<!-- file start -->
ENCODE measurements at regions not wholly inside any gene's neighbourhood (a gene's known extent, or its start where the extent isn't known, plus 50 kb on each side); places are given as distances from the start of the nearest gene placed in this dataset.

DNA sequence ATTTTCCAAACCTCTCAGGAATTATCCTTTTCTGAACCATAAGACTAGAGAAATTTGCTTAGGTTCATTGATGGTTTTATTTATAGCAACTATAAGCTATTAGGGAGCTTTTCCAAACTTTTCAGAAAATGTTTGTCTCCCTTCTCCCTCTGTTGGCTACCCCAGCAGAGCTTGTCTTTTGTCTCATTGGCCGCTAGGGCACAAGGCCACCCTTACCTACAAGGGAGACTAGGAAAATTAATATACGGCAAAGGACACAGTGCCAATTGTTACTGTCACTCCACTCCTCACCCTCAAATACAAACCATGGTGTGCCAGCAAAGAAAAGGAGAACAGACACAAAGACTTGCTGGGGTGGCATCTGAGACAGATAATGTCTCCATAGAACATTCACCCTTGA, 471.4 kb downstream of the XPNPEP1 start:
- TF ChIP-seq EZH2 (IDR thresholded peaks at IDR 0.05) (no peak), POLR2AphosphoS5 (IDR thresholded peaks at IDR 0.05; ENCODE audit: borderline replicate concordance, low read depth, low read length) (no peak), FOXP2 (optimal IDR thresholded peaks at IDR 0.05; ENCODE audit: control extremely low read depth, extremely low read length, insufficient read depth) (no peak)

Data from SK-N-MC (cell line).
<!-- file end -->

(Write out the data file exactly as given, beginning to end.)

ENCODE measurements at regions not wholly inside any gene's neighbourhood (a gene's known extent, or its start where the extent isn't known, plus 50 kb on each side); places are given as distances from the start of the nearest gene placed in this dataset.

DNA sequence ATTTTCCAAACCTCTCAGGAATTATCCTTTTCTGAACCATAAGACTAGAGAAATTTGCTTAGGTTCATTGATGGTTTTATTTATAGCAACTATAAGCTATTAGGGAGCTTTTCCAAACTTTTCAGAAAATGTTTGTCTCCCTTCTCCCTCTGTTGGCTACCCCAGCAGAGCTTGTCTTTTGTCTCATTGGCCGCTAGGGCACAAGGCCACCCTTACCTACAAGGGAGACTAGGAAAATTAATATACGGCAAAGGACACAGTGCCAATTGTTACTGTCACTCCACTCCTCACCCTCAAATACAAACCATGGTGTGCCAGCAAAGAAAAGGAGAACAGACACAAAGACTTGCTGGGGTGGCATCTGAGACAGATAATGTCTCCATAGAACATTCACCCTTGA, 471.4 kb downstream of the XPNPEP1 start:
- TF ChIP-seq EZH2 (IDR thresholded peaks at IDR 0.05) (no peak), POLR2AphosphoS5 (IDR thresholded peaks at IDR 0.05; ENCODE audit: borderline replicate concordance, low read depth, low read length) (no peak), FOXP2 (optimal IDR thresholded peaks at IDR 0.05; ENCODE audit: control extremely low read depth, extremely low read length, insufficient read depth) (no peak)

Data from SK-N-MC (cell line).